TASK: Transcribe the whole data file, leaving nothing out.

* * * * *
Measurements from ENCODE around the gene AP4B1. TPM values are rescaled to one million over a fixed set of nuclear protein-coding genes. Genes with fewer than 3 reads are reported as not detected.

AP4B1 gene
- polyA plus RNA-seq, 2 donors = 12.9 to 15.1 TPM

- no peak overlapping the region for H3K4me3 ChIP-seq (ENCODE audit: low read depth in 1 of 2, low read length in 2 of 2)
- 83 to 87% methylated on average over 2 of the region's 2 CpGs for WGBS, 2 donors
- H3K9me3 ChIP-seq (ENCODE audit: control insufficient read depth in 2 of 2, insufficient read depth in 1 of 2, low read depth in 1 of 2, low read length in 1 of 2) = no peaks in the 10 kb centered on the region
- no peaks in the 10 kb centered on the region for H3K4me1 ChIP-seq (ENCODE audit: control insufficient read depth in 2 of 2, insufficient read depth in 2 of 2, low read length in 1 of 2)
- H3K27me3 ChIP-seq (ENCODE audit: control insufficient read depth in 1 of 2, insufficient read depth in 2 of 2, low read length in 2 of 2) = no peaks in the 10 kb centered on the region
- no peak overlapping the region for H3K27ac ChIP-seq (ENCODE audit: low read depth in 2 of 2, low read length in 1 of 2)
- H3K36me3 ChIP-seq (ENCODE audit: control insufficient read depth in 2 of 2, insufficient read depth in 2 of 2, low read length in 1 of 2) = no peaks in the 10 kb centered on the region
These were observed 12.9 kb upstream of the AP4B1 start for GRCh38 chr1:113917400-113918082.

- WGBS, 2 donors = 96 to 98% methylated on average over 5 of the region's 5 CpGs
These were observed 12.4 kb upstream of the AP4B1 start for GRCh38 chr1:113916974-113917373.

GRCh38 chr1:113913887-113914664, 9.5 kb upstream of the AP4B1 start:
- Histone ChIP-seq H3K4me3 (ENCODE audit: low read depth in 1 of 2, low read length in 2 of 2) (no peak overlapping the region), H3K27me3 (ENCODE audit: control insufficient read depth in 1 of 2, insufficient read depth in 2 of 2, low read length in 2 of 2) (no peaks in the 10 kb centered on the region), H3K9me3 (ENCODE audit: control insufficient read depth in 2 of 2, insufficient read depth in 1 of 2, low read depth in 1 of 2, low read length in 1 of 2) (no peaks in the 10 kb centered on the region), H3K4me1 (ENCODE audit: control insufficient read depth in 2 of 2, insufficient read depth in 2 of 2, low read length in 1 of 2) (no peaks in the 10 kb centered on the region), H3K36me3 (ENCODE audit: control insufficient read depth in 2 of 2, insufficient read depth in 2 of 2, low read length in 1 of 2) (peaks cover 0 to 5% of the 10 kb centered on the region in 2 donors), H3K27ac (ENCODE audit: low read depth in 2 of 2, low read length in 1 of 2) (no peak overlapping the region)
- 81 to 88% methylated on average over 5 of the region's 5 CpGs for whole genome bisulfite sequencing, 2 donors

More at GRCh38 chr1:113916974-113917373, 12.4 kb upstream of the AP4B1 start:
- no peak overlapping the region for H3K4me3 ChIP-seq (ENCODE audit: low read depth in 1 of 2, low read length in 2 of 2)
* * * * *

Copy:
Measurements from ENCODE around the gene AP4B1. TPM values are rescaled to one million over a fixed set of nuclear protein-coding genes. Genes with fewer than 3 reads are reported as not detected.

AP4B1 gene
- polyA plus RNA-seq, 2 donors = 12.9 to 15.1 TPM

- no peak overlapping the region for H3K4me3 ChIP-seq (ENCODE audit: low read depth in 1 of 2, low read length in 2 of 2)
- 83 to 87% methylated on average over 2 of the region's 2 CpGs for WGBS, 2 donors
- H3K9me3 ChIP-seq (ENCODE audit: control insufficient read depth in 2 of 2, insufficient read depth in 1 of 2, low read depth in 1 of 2, low read length in 1 of 2) = no peaks in the 10 kb centered on the region
- no peaks in the 10 kb centered on the region for H3K4me1 ChIP-seq (ENCODE audit: control insufficient read depth in 2 of 2, insufficient read depth in 2 of 2, low read length in 1 of 2)
- H3K27me3 ChIP-seq (ENCODE audit: control insufficient read depth in 1 of 2, insufficient read depth in 2 of 2, low read length in 2 of 2) = no peaks in the 10 kb centered on the region
- no peak overlapping the region for H3K27ac ChIP-seq (ENCODE audit: low read depth in 2 of 2, low read length in 1 of 2)
- H3K36me3 ChIP-seq (ENCODE audit: control insufficient read depth in 2 of 2, insufficient read depth in 2 of 2, low read length in 1 of 2) = no peaks in the 10 kb centered on the region
These were observed 12.9 kb upstream of the AP4B1 start for GRCh38 chr1:113917400-113918082.

- WGBS, 2 donors = 96 to 98% methylated on average over 5 of the region's 5 CpGs
These were observed 12.4 kb upstream of the AP4B1 start for GRCh38 chr1:113916974-113917373.

GRCh38 chr1:113913887-113914664, 9.5 kb upstream of the AP4B1 start:
- Histone ChIP-seq H3K4me3 (ENCODE audit: low read depth in 1 of 2, low read length in 2 of 2) (no peak overlapping the region), H3K27me3 (ENCODE audit: control insufficient read depth in 1 of 2, insufficient read depth in 2 of 2, low read length in 2 of 2) (no peaks in the 10 kb centered on the region), H3K9me3 (ENCODE audit: control insufficient read depth in 2 of 2, insufficient read depth in 1 of 2, low read depth in 1 of 2, low read length in 1 of 2) (no peaks in the 10 kb centered on the region), H3K4me1 (ENCODE audit: control insufficient read depth in 2 of 2, insufficient read depth in 2 of 2, low read length in 1 of 2) (no peaks in the 10 kb centered on the region), H3K36me3 (ENCODE audit: control insufficient read depth in 2 of 2, insufficient read depth in 2 of 2, low read length in 1 of 2) (peaks cover 0 to 5% of the 10 kb centered on the region in 2 donors), H3K27ac (ENCODE audit: low read depth in 2 of 2, low read length in 1 of 2) (no peak overlapping the region)
- 81 to 88% methylated on average over 5 of the region's 5 CpGs for whole genome bisulfite sequencing, 2 donors

More at GRCh38 chr1:113916974-113917373, 12.4 kb upstream of the AP4B1 start:
- no peak overlapping the region for H3K4me3 ChIP-seq (ENCODE audit: low read depth in 1 of 2, low read length in 2 of 2)